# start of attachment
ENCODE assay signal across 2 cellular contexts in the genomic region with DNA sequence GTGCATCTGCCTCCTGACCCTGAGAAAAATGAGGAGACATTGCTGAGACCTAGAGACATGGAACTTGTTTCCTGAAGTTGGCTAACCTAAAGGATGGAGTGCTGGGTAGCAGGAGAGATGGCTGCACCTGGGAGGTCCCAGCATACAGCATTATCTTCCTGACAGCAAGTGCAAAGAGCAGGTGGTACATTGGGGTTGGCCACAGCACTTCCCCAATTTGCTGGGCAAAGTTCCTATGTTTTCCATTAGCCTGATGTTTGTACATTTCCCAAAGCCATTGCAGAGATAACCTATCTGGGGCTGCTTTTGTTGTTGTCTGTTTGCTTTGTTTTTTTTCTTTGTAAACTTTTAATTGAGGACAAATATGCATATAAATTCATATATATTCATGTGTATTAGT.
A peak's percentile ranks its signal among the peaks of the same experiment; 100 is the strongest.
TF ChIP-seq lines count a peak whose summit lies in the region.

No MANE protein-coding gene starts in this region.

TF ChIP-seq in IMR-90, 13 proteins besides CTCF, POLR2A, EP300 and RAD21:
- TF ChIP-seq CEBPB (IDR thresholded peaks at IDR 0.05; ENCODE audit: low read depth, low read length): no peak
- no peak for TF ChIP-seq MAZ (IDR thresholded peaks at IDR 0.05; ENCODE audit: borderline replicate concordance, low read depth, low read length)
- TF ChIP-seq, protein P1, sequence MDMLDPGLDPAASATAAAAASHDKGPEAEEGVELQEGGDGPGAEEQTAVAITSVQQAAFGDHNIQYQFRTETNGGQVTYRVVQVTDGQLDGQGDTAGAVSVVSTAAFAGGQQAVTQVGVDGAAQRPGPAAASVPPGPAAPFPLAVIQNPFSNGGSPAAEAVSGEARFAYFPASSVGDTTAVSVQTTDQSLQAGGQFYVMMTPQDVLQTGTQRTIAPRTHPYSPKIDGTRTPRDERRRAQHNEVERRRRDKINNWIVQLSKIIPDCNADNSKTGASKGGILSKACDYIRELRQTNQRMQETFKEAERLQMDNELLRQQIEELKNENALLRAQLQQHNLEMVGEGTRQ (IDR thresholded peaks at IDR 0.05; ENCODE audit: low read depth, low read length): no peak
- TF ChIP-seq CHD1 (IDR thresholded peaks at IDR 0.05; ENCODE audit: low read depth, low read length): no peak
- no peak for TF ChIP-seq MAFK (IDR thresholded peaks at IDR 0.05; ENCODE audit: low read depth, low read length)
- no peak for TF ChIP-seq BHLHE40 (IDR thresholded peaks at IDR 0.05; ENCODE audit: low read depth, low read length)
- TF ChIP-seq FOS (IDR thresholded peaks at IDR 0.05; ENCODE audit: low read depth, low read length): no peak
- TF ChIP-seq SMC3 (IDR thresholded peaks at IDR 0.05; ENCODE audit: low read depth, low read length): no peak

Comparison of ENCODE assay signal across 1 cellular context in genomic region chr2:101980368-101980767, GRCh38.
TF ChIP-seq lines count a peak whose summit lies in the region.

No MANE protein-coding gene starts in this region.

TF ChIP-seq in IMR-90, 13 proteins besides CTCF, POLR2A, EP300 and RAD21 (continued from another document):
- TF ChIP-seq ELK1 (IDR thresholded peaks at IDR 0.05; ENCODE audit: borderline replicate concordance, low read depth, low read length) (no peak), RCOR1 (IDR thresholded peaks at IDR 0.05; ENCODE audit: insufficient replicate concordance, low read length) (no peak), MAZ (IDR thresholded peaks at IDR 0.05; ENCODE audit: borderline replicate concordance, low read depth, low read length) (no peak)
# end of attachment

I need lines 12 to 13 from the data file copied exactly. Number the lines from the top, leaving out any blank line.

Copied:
- TF ChIP-seq FOS (IDR thresholded peaks at IDR 0.05; ENCODE audit: low read depth, low read length): no peak
- TF ChIP-seq SMC3 (IDR thresholded peaks at IDR 0.05; ENCODE audit: low read depth, low read length): no peak